Need help in finishing a gap between countertop back & wall

swampwizDecember 23, 2012

I have an old house that I actually bought personally sight unseen (I had my mother check it out, and she didn't notice it, but my financial situation was pretty much that I had to buy something dirt cheap and quickly file for bankruptcy shortly thereafter.) Had I seen noticed, I may not have bought it - but whatever, I have it now. I think there were some structural issues with the house before it was shored up that has caused this. The wall seems to have stabilized, but perhaps it is still bowing out very slowly.

Anyway, as the title indicates, there is a long standard laminate countertop about 10' long. At one end, the gap from the edge of the backstop is about 1-1/2" and at the other end, it's virtually nothing (~ 1/8" ?) To rectify the situation, I took long skinny & tapered strips of strong cardboard paper in a V shape and forced it down the gap, then used Great Stuff foam over that, and then plaster on top. I didn't get the plaster very even at that time - as I always intended to eventually even it out by laying up more and more plaster until it would be quite even. Ideally, I would like that gap to be a flat surface parallel to the floor/ceiling, but a slight angle up would not be so bad. Currently, there is also a problem with cracks (some rather wide for a crack at about 1/32") at the juncture of the gap surface and the wall, so whatever I do going forward, I need to remedy this. I should say that I did something similar for the side of the cabinet (which was at the wide gap end), and because I was able to square that off with the side of the cabinet, it looks great (and with no crack, making me believe that the wall has indeed has properly stabilized.)

So, I'm not sure what to do. First, I would grind down (with my Dremel tool) the current plaster & foam about 1/16" or so below the top of the back stop to the wall. ( I think I have enough foam structure under that pretty much throughout.) Then I would place plaster mesh and somehow lay that on the corner. This could work well for the wider gap section, but I don't see how it could do much for the narrow section. Perhaps I should use the mesh up until a certain gap width gets too small, and then do something with caulk? How high up the wall would I need apply the mesh? Perhaps just redo the plaster without any mesh, let it settle and crack, and then caulk it? (If I did that, I would let it settle for about 9 months, since that is how long I always leave to go teach English abroad, and then do a final grinding and painting.)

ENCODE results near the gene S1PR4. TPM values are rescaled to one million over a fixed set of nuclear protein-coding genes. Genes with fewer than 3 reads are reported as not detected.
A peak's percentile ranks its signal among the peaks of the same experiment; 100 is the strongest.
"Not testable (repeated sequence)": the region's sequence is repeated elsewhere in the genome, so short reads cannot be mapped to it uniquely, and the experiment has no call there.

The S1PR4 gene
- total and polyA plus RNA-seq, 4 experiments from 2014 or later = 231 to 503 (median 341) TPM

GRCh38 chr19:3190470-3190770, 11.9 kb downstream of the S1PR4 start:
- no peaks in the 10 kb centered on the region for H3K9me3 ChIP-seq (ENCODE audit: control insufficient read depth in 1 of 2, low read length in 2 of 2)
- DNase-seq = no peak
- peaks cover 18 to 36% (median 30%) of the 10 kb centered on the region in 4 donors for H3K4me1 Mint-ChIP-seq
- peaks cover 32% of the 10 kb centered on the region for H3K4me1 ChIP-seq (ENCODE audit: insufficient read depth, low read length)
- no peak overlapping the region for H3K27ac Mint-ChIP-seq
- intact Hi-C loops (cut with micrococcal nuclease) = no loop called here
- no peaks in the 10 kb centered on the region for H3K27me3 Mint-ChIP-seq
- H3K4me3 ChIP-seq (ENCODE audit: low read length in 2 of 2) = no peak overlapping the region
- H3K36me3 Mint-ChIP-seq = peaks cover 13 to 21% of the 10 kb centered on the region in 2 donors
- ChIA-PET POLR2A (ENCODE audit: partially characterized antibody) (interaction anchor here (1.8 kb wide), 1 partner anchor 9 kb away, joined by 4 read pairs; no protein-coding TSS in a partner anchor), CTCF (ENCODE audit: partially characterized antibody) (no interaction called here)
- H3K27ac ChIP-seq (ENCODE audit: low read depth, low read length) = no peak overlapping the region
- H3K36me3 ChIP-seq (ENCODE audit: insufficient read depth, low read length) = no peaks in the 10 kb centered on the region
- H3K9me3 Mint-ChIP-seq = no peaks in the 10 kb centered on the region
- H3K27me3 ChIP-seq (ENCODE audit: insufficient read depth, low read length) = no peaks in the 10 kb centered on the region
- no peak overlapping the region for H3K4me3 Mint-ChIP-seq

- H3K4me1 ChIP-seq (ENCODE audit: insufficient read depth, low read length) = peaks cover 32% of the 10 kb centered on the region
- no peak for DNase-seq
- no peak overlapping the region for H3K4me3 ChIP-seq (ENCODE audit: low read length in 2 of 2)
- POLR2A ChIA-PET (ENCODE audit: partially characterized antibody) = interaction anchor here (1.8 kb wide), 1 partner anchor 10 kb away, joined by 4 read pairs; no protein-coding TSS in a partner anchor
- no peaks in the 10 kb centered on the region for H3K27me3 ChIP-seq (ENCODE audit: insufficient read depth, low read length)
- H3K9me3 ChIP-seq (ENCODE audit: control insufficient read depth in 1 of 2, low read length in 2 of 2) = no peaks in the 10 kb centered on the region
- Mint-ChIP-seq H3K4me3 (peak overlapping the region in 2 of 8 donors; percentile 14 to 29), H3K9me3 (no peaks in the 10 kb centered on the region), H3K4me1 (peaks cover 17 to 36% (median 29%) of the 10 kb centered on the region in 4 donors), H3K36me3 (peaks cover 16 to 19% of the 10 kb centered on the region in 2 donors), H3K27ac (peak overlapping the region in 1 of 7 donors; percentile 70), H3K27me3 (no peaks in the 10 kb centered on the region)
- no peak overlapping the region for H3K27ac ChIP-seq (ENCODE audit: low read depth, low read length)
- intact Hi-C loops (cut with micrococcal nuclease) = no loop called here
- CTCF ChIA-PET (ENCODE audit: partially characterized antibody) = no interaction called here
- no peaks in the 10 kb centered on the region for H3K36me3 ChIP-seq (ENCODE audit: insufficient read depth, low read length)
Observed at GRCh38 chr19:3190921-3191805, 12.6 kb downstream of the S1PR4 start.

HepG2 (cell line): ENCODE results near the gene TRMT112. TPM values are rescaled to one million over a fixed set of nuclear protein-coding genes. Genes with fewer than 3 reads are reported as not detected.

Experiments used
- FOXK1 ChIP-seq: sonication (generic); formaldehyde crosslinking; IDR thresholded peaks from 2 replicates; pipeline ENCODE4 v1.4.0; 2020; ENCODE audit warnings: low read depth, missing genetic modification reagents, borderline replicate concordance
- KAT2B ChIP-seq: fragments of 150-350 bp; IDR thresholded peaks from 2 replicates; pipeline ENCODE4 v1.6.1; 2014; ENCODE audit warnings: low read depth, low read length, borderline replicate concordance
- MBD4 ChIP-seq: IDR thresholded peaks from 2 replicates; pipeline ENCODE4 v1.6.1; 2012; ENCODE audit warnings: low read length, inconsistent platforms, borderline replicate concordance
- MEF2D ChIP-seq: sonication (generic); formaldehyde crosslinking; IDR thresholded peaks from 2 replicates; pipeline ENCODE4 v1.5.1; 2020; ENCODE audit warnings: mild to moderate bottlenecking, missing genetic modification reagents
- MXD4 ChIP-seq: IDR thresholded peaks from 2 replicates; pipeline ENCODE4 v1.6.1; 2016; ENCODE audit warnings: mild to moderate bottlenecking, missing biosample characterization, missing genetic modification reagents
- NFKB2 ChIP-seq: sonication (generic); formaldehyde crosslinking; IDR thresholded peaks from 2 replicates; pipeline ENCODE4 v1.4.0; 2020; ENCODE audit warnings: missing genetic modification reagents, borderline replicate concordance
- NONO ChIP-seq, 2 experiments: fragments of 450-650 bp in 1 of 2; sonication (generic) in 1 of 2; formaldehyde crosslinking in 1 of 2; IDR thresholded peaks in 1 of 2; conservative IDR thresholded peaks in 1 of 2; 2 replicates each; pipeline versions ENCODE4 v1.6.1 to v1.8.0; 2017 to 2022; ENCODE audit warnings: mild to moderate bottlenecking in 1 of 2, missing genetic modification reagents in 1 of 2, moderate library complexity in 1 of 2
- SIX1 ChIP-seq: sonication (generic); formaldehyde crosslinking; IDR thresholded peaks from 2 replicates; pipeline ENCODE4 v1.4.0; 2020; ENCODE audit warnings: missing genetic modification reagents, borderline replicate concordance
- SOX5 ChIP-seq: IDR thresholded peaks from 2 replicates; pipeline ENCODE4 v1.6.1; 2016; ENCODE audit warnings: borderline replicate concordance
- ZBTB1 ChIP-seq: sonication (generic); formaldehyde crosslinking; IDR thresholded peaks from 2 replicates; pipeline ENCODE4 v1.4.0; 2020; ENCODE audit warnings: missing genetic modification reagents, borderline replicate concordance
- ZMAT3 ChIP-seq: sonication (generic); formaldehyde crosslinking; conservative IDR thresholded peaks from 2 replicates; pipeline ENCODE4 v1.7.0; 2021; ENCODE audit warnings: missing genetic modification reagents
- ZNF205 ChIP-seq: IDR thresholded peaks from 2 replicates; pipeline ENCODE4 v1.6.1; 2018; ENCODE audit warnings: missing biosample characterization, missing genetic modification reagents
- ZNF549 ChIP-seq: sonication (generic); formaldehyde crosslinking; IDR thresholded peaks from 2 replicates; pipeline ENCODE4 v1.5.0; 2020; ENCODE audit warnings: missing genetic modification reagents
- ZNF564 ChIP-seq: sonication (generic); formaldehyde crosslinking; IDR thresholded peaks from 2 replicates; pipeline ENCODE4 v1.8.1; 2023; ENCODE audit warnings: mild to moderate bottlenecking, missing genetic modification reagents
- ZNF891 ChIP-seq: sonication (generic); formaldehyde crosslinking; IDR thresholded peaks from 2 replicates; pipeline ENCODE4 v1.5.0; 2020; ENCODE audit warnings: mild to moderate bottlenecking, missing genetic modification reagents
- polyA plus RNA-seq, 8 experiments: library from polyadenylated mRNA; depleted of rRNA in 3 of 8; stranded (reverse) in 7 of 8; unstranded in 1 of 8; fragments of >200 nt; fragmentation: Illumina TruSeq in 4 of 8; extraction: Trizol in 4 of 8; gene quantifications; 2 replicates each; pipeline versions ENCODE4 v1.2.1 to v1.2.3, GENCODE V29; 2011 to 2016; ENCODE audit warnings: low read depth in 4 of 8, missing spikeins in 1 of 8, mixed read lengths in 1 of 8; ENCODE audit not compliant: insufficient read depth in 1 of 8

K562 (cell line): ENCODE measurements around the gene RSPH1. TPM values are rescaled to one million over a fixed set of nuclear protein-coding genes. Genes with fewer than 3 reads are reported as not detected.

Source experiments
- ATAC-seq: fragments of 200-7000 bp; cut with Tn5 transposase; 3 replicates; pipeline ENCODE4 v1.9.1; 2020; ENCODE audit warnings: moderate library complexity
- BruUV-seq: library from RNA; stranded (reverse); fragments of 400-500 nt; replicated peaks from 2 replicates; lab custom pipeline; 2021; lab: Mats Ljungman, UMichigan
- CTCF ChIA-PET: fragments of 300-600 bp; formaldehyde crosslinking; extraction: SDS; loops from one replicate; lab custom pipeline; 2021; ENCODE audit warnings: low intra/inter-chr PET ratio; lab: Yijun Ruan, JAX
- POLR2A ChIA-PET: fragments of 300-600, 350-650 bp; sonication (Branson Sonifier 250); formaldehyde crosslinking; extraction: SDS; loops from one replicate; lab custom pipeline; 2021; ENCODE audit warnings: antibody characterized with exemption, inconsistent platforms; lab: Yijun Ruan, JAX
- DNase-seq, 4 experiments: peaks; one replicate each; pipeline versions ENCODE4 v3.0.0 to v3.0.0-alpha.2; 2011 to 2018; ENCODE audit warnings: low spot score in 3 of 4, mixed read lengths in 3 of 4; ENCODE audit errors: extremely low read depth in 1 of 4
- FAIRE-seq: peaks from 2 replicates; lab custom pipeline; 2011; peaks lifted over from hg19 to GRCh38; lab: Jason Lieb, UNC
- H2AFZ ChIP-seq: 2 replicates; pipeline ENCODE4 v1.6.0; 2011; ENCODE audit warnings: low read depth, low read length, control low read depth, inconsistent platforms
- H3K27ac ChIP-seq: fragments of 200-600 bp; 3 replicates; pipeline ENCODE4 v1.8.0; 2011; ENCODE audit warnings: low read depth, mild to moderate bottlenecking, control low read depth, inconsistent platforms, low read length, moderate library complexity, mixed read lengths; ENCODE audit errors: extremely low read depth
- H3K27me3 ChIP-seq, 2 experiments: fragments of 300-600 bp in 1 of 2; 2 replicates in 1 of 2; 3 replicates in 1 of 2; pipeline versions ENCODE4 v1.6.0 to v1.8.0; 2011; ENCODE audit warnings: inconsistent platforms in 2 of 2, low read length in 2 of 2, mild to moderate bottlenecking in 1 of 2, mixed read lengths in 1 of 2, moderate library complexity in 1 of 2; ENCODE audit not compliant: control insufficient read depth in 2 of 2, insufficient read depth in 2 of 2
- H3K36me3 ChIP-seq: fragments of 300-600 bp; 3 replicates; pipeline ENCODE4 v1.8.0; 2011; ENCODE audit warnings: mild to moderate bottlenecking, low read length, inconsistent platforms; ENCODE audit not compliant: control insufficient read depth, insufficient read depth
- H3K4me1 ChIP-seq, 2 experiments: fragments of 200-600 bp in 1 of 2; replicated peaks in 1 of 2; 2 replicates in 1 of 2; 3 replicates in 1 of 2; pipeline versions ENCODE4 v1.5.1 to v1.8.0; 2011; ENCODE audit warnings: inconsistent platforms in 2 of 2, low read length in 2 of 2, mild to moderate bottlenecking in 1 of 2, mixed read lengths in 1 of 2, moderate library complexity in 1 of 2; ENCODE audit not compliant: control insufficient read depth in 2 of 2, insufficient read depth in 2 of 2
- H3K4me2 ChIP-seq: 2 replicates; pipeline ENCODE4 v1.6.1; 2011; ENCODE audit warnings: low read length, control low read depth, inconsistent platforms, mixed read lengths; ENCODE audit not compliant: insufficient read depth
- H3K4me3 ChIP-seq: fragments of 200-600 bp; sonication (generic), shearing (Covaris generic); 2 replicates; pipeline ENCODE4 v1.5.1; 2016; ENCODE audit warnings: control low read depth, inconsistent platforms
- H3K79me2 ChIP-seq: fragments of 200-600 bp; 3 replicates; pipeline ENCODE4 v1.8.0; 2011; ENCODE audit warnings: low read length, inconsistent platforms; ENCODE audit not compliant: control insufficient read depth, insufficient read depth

From research, I see that folks use a backer rod, which I think my ad hoc method of using Great Stuff foam basically emulated. But since such a backer rod would be a standard diameter, I would have a problem using that across the length of the countertop.

I guess that an all encompassing solution would be to just get a new countertop installed being variable depth, which might look a little bit funky (but I suppose not as funky as the fix I am doing), but since it would be varying depth, I just have to think that it would be expensive. But in any case, I don't want to dump any more cash into this house than I need to. If this gap area can be made nice an flat, I don't think it would look too bad, and in any case, if my eventual buyer doesn't like it, he can go ahead and have it done.

I am open for any cheap do-it-yourself suggestions! I have lots of time and not much cash.

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angie_diy

I think we need to see a picture of the situation to properly advise... can you post a picture or two?

    Bookmark   December 23, 2012 at 10:59PM
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swampwiz

I don't have my camera, but I can draw a figure I think.

    Bookmark   December 23, 2012 at 11:49PM
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swampwiz

Here is a figure

Here is a link that might be useful:

    Bookmark   December 24, 2012 at 12:21AM
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northcarolina

Are the cabinets level in each direction? Meaning -- is this the wall out of plumb, or the cabinets?

If it's the wall, I think your best bet with a gap that size would be to replace the countertop with one that can be custom fit to the wall along the back side. Butcherblock would be one inexpensive option, assuming you have woodworking tools (Ikea carries butcherblock for a very reasonable price). If you can't cut the top or have someone else do it, then you could use a separate backsplash -- not one that is part of the countertop -- and depending on its thickness it might cover a lot of that gap. Tile wouldn't cover much, but a butcherblock or laminate one would be about 3/4" thick if memory serves.

    Bookmark   December 24, 2012 at 1:41AM
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swampwiz

The cabinets seem to be in line with the floor, and thus either the floor or the wall is warped in some way (or perhaps both.)

I suppose that if I could get a thick enough backsplash, I could simply replace the current backsplash with the new one. Can I get one that is about 2" thick? How hard would it be to take the current backsplash off? (I'm away from my home for X-mas so I can't even take a look at it now.)

    Bookmark   December 24, 2012 at 8:05AM
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